Regardless of whether the new or old law is applied, Oregon disallows assessing liability for third parties who are immune to suit. ORS § 31.600(2)(a). Under the Oregon’s Workers Compensation Statute, employers are immune to most civil suits. ORS § 656. This becomes an issue in asbestos cases, because the jury cannot assign a percentage of liability to the employer even if the asbestos exposure was allegedly during a period of employment with that employer.
Oregon law for cases arising before 1995 allowed only active parties on the jury verdict form. Former ORS § 18.480 (now ORS § 31.605) only permitted the trier of fact to answer special questions on the jury verdict form concerning the amount of damages the plaintiff is entitled to and the percentage of fault of each party. In Mills v. Brown, the Oregon Supreme Court held that this statute limits jury consideration to “the fault of the parties before the court at the time the case is submitted to the fact-finder for a verdict or decision.” 303 Or. 223, 226 (1987).
Case law before the addition of ORS § 31.600 held that parties that settled during or before trial or parties that defaulted during trial, could not be considered by the jury on the verdict form. See Mills v. Brown, 303 Or. 223, 226 (1987). However, now ORS § 31.600 provides that all parties to the claim, third party defendants and settled parties may be considered by the jury. Or. Rev. Stat. § 31.605, which replaced Or. Rev. Stat. § 18.480, provides that all three of these can be placed on the verdict form.
Because non-parties cannot be considered on the jury verdict form, the only way to assert their fault is to plead sole cause. In Conner v. Mertz, the Oregon Supreme Court held that when a nonparty is solely liable for the damages, then the plaintiff cannot recover. However, when a nonparty is partially at fault and the defendant is partially at fault, the defendant maybe liable for all the damages. 274 Or. 657, 662 (1976). Additionally, Or. Rev. Stat. Ann. § 31.600 (5) says that the statute delineating who can be on the jury verdict form “does not prevent a party from alleging that the party was not at fault in the matter because the injury or death was the sole and exclusive fault of a person who is not a party in the matter.”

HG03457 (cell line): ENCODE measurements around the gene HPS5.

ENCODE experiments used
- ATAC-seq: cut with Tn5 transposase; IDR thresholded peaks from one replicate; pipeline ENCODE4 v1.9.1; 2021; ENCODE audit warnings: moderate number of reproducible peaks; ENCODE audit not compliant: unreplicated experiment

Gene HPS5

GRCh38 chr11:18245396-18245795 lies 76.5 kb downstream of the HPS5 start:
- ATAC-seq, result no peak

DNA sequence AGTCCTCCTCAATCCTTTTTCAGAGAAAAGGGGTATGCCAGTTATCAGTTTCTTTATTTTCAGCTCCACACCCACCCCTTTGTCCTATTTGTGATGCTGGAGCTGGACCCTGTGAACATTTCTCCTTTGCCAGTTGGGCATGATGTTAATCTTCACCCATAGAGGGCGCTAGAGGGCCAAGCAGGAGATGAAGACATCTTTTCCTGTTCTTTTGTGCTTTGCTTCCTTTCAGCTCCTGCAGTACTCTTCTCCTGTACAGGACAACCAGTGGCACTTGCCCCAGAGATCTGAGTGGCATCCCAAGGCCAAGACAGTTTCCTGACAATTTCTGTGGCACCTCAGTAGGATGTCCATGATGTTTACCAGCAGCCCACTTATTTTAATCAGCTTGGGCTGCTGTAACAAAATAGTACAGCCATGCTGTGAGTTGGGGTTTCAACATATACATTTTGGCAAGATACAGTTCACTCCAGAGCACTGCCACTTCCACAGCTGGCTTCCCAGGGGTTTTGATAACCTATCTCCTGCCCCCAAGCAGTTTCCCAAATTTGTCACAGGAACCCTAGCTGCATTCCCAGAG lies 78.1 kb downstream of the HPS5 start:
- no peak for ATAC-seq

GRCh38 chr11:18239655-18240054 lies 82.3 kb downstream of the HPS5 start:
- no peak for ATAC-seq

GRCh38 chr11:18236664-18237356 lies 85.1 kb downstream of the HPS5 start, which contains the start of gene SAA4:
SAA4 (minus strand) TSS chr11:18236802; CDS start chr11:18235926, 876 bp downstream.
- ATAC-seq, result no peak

In Vanderyacht v. BorgWarner Morse TEC, LLC, et al. in Multnomah County, Oregon, the trial judge, Hon. Thomas Ryan, denied a defendant’s motion in limine requesting the application of several liability in a living mesothelioma case. The Plaintiff had alleged asbestos exposure prior to 1976 and was diagnosed with mesothelioma in 2014. The trial court found the terms “arise” and “accrue” not to be synonymous, and opined that the legislature did not intend for the terms to be used interchangeably when drafting ORS 31.610. As a result, under the former law defendants could be jointly and severably liable, but would enjoy the benefits of all settlement credits. Other trial courts in Oregon have ruled both ways on this issue, and no appellate decisions have been published.
For similar guidance in other states, please refer to the following Who Goes on the Verdict Form publications:
- Alabama: Pointing Fingers Across “the V” in Alabama
- Arkansas: Arkansas’ Evolving Apportionment Rules
- California: Proposition 51 and Apportionment of Fault in California
- Connecticut: Tinkering Toward Utopia Leads to Complexity in Connecticut
- Florida: Florida Rules on Apportionment of Liability
- North Carolina: Contributory Negligence & Pro Rata Apportionment in North Carolina
- South Carolina: South Carolina Law Needs Clarification
- Washington: The Empty Chair Variable in Washington
- West Virginia: West Virginia’s Adoption of Modified Comparative Fault